CEO 77-59 -- April 21, 1977
VOTING CONFLICT OF INTEREST
COUNCILMAN VOTING ON REZONING OF PROPERTY WHICH HE OWNS
To: (Name withheld at the person's request.)
Prepared by: Bonnie Johnson
Section 112.3143, F. S. 1975, provides that, although no officer may be prohibited from voting in his official capacity on any matter, when he chooses to vote on a "measure in which he has a personal, private, or professional interest and which inures to his special private gain or the special gain of any principal by whom he is retained," the conflict must be disclosed via the filing of a Memorandum of Voting Conflict. Such conflict is constituted where a city councilman votes on the rezoning of property which he owns, as the ownership of such property constitutes a personal or private interest and he would stand to gain or lose as a direct result of the vote. Therefore, should the councilman exercise his right to vote on the rezoning, he must file a Memorandum of Voting Conflict, CE Form 4, within 15 days after the vote occurred.
Would a voting conflict of interest be created were I, a city councilman, to vote on an official zoning map which would alter the status of a piece of property I own from "business" to "residential"?
This question is answered in the affirmative.
You advise in your letter of inquiry that, in your capacity as a city councilman, you anticipate being called upon to vote on the adoption of an official zoning map of the city. The proposed map upon which the vote will be taken, if adopted, would have the effect of changing the only property you own in the city from a "business" status to "residential." You further advise that all property within the corporate limits of the city is being considered.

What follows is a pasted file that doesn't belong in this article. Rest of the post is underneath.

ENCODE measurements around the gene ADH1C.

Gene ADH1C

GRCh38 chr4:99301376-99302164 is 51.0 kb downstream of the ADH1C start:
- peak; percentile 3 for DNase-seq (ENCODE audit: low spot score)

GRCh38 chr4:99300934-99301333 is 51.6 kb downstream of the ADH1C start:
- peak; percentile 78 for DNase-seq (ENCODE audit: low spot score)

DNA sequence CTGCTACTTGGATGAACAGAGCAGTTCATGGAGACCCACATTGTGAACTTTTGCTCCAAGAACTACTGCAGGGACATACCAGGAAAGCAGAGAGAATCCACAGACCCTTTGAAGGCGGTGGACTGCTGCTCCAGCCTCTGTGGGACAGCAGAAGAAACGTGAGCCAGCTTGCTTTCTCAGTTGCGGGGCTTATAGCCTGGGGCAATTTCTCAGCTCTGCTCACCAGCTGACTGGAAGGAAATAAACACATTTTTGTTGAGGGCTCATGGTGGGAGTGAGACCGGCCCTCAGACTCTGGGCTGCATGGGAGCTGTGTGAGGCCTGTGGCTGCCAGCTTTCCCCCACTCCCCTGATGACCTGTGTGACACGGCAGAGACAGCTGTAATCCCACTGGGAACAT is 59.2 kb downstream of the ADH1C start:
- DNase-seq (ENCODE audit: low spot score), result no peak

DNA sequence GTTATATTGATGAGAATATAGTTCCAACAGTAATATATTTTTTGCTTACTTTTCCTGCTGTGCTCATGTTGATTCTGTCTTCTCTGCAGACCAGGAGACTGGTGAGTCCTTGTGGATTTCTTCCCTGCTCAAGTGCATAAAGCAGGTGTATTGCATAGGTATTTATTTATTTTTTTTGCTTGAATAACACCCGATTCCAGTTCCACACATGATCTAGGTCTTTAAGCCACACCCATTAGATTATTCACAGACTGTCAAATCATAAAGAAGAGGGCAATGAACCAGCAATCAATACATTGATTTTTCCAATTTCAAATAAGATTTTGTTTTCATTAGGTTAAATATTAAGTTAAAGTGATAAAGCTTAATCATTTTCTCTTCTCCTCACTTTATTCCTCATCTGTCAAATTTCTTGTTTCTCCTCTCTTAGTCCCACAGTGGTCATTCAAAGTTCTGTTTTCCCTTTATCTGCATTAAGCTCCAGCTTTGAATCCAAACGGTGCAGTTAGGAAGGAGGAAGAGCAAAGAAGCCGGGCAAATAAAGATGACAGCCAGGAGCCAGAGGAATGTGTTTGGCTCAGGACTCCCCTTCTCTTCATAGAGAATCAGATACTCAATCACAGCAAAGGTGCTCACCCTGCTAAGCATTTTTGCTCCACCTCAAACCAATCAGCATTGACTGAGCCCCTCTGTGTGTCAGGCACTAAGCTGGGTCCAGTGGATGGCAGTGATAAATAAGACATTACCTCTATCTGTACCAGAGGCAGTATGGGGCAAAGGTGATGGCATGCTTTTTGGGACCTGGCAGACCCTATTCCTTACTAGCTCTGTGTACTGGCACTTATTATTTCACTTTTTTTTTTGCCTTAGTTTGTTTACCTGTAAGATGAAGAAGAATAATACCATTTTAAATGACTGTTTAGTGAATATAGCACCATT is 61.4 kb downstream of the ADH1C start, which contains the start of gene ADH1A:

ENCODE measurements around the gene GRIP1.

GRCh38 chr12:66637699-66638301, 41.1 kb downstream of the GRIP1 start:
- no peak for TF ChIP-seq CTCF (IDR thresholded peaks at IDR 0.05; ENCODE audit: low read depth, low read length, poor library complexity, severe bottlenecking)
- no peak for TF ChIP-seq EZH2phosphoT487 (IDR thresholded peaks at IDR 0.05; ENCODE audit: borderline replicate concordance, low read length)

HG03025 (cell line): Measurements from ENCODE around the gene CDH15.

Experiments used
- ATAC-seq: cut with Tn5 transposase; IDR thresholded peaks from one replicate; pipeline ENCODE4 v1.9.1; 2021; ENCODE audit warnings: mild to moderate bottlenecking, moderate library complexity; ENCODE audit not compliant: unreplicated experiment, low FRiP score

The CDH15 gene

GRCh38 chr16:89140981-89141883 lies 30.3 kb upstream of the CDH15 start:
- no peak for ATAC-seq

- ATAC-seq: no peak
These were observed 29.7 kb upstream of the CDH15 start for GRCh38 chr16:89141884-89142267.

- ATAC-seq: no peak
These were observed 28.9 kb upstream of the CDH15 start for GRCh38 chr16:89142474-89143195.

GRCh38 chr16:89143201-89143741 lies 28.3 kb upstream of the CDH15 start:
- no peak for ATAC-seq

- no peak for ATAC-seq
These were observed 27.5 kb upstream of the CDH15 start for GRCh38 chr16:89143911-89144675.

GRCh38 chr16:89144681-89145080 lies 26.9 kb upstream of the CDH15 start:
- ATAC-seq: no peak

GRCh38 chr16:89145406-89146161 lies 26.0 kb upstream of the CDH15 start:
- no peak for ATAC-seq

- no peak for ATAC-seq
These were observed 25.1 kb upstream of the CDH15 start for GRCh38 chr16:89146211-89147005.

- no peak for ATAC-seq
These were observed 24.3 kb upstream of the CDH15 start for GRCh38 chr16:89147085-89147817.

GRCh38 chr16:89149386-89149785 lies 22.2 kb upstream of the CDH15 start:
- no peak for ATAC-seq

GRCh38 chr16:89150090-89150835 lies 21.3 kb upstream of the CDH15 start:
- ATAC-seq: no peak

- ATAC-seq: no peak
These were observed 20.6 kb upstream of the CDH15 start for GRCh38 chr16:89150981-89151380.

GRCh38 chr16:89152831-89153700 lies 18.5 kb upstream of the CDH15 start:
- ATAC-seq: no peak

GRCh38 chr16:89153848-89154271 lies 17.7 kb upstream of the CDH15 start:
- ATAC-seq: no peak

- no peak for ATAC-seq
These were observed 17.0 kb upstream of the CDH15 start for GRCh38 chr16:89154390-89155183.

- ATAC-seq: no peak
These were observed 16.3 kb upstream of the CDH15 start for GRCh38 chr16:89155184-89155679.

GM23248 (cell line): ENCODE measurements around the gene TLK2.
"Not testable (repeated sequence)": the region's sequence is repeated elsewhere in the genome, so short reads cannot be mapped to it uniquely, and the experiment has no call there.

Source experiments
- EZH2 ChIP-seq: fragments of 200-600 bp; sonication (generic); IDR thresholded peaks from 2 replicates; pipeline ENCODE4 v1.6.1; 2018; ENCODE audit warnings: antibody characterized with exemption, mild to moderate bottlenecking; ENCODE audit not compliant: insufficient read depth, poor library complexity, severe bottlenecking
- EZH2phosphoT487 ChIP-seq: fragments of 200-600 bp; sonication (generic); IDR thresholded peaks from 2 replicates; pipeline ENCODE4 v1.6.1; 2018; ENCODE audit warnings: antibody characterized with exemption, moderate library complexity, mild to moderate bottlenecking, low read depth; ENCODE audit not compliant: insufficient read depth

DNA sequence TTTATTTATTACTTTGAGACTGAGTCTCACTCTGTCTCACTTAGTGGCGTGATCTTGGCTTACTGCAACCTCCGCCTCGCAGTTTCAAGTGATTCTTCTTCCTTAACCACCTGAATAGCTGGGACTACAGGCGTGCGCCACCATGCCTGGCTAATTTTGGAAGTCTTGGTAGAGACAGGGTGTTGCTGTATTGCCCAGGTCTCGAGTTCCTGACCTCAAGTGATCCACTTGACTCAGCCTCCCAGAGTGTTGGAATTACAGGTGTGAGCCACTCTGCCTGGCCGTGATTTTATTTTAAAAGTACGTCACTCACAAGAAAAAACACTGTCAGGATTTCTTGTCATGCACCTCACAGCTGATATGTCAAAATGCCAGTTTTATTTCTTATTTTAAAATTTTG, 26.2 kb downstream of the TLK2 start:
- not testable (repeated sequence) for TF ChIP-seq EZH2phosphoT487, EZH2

The Code of Ethics for Public Officers and Employees provides in relevant part as follows:
Voting conflicts. -- No public officer shall be prohibited from voting in his official capacity on any matter. However, any public officer voting in his official capacity upon any measure in which he has a personal, private, or professional interest and which inures to his special private gain or the special gain of any principal by whom he is retained shall, within 15 days after the vote occurs, disclose the nature of his interest as a public record in a memorandum filed with the person responsible for recording the minutes of the meeting, who shall incorporate the memorandum in the minutes. [Section 112.3143, F. S. 1975.]
Therefore, in order to create a voting conflict of interest, the voting officer must have a personal, private, or professional interest in the matter up for vote, and the measure must inure to his special private gain. Whether the measure inures to your special private gain is a question of whether the interest which you hold is such that you would stand to gain or lose as a direct result of the outcome of the council's decision. See CEO's 76-24 and 76-209.
Your ownership of property within the area being considered constitutes a personal or private interest in the measure to be voted upon. As you have stated in your reply to the working draft of this opinion, you have been informed that business property is worth more than residential property. Therefore, you would stand to gain or lose in terms of the value of your property as a direct result of the council's decision on the zoning map.
Accordingly, should you vote on the matter -- whether you vote for it or against it -- you are required to file, within 15 days after the vote occurred, a Memorandum of Voting Conflict, the vehicle for which is CE Form 4, a copy of which is enclosed. This will satisfy your legal liability, should you choose to vote on the matter. You may, however, choose to abstain from voting pursuant to s. 286.012, F. S. 1975, and in that case you need not file a Memorandum of Voting Conflict.